Impact Factor 4.716 | CiteScore 4.71
More on impact ›

Original Research ARTICLE

Front. Immunol., 19 March 2020 | https://doi.org/10.3389/fimmu.2020.00224

NGS Evaluation of Colorectal Cancer Reveals Interferon Gamma Dependent Expression of Immune Checkpoint Genes and Identification of Novel IFNγ Induced Genes

Lai Xu1*, Lorraine Pelosof1, Rong Wang2, Hugh I. McFarland2, Wells W. Wu3, Je-Nie Phue3, Chun-Ting Lee3, Rong-Fong Shen3, Hartmut Juhl4, Lei-Hong Wu5, Wei-Lun Alterovitz6, Emanuel Petricon7 and Amy S. Rosenberg2*
  • 1Office of Oncologic Diseases, Center for Drug Evaluation and Research (CDER), FDA, Silver Spring, MD, United States
  • 2Office of Biotechnology Products, Division of Biotechnology Review and Research III (DBRRIII), Office of Pharmaceutical Quality (OPQ), Center for Drug Evaluation and Research (CDER), FDA, Silver Spring, MD, United States
  • 3Facility for Biotechnology Resources, Center for Biologics Evaluation and Research (CBER), FDA, Silver Spring, MD, United States
  • 4Indivumed GmbH, Hamburg, Germany
  • 5Division of Bioinformatics and Biostatistics (DBB), National Center for Toxicological Research (NCTR), FDA, Jefferson, AR, United States
  • 6HIVE, Center for Biologics Evaluation and Research (CBER), FDA, Silver Spring, MD, United States
  • 7Center for Applied Proteomics and Molecular Medicine (CAPMM), George Mason University, Fairfax, VA, United States

To evaluate the expression of immune checkpoint genes, their concordance with expression of IFNγ, and to identify potential novel ICP related genes (ICPRG) in colorectal cancer (CRC), the biological connectivity of six well documented (“classical”) ICPs (CTLA4, PD1, PDL1, Tim3, IDO1, and LAG3) with IFNγ and its co-expressed genes was examined by NGS in 79 CRC/healthy colon tissue pairs. Identification of novel IFNγ- induced molecules with potential ICP activity was also sought. In our study, the six classical ICPs were statistically upregulated and correlated with IFNγ, CD8A, CD8B, CD4, and 180 additional immunologically related genes in IFNγ positive (FPKM > 1) tumors. By ICP co-expression analysis, we also identified three IFNγ-induced genes [(IFNγ-inducible lysosomal thiol reductase (IFI30), guanylate binding protein1 (GBP1), and guanylate binding protein 4 (GBP4)] as potential novel ICPRGs. These three genes were upregulated in tumor compared to normal tissues in IFNγ positive tumors, co-expressed with CD8A and had relatively high abundance (average FPKM = 362, 51, and 25, respectively), compared to the abundance of the 5 well-defined ICPs (Tim3, LAG3, PDL1, CTLA4, PD1; average FPKM = 10, 9, 6, 6, and 2, respectively), although IDO1 is expressed at comparably high levels (FPKM = 39). We extended our evaluation by querying the TCGA database which revealed the commonality of IFNγ dependent expression of the three potential ICPRGs in 638 CRCs, 103 skin cutaneous melanomas (SKCM), 1105 breast cancers (BC), 184 esophageal cancers (ESC), 416 stomach cancers (STC), and 501 lung squamous carcinomas (LUSC). In terms of prognosis, based on Pathology Atlas data, correlation of GBP1 and GBP4, but not IFI30, with 5-year survival rate was favorable in CRC, BC, SKCM, and STC. Thus, further studies defining the role of IFI30, GBP1, and GBP4 in CRC are warranted.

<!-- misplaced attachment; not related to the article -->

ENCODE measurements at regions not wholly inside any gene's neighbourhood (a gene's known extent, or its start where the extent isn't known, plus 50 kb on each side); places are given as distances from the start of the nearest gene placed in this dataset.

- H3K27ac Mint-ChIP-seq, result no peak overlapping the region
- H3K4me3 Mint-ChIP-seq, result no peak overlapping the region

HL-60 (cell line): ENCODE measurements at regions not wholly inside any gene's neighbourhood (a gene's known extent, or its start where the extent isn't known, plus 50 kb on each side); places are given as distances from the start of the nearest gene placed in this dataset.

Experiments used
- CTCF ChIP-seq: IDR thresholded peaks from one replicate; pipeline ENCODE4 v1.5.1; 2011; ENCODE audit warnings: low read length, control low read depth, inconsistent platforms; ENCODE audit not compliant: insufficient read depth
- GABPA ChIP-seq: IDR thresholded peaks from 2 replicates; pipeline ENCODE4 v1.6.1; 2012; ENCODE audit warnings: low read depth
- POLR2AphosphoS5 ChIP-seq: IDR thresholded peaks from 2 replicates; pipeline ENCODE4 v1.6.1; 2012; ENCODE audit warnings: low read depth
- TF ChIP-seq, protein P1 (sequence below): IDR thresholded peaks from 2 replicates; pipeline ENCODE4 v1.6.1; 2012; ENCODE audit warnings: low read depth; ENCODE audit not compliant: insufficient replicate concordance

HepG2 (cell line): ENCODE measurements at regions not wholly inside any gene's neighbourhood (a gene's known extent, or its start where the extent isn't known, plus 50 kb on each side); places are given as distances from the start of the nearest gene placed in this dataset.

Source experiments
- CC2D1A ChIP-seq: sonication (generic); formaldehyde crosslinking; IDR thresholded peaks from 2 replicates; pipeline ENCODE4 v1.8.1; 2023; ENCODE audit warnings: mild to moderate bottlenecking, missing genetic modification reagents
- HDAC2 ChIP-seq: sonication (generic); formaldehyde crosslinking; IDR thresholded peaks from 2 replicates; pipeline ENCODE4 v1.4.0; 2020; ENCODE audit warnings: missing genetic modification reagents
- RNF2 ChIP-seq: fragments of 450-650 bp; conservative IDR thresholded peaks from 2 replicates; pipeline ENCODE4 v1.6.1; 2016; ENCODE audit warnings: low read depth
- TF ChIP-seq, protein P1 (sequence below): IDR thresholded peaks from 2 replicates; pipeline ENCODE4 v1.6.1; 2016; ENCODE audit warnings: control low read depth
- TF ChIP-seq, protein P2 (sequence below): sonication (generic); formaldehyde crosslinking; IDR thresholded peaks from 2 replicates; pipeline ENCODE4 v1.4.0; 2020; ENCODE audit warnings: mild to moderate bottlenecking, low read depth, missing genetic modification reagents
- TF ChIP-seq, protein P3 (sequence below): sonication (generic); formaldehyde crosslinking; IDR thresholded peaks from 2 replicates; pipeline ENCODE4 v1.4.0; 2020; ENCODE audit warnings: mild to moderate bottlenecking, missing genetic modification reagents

Introduction

CRC is the second leading cause of cancer-related mortality in the United States1 (1) and, disturbingly, an increased incidence of CRC in patients <40 years of age has been reported (2). In recent years, immunotherapeutic approaches have opened important treatment options in a small subset of CRC patients with microsatellite instability high (MSI-H) tumors (3). Most CRC, however, are microsatellite stable (MSS) (4). In MSI-H CRC patients, the high response rate to the ICP blockade appears due to a higher tumor mutational burden, the presence of neoantigens and consequent infiltration by CD8+ (TC, cytotoxic T lymphocyte) CTL and higher expression levels of ICPs (5). In this regard, IFNγ has been identified as the lynchpin factor in the induction and sustained expression of ICPs on tumor and infiltrating T cells in several tumor types and thus, qPCR detection of IFNγ has been considered a potential marker of response to ICP blockade in several cancer studies including in non-small cell lung cancer (NSCLC) and cutaneous melanoma (SKCM) (68). However, the role of IFNγ in establishing the immunological profile of CRC has not been thoroughly investigated. This prompted us to use NGS to evaluate expression of IFN-γ in CRC tumors, its link to known IFNγ-dependent ICPs, and to identify novel ICPRGs. In this study, we evaluated expression levels of six well-known immune checkpoint genes [six ICPs (CTLA4, PD1, PDL1, Tim3, IDO1, and LAG3)] as well as potential immune checkpoint related genes (ICPRGs) also induced by IFNγ by next generation sequencing (NGS) in 79 stringently collected and preserved primary human CRCs and their patient matched normal colonic tissues. Expression levels of six ICPs were evaluated as were their relationships to expression levels of IFNγ and other immunologically pertinent genes. Based on the ICP co-expression network, we searched for potential ICP related genes (ICPRGs) in IFNγ positive tumors that may function as novel ICPs and consequently identified IFI30, GBP1 and GBP4. Based on the identified literature (922), IFI30, GBP1, and GBP4 suppress mouse primary T cell activation in vitro and mouse innate immune response in vivo while IFI30 and GBP1 appear to increase cell proliferation in a glioma cell line and two breast cancer cell lines but diminish cell proliferation in a colon cancer cell line. Intriguingly, however, IFI30 RNA expression is associated with better patient survival in breast cancer (12) and diffuse large B cell lymphomas (DLBCL) (14) while GPB1 RNA is associated with better patient survival in melanoma (20) but poorer prognosis in human glioblastoma (21).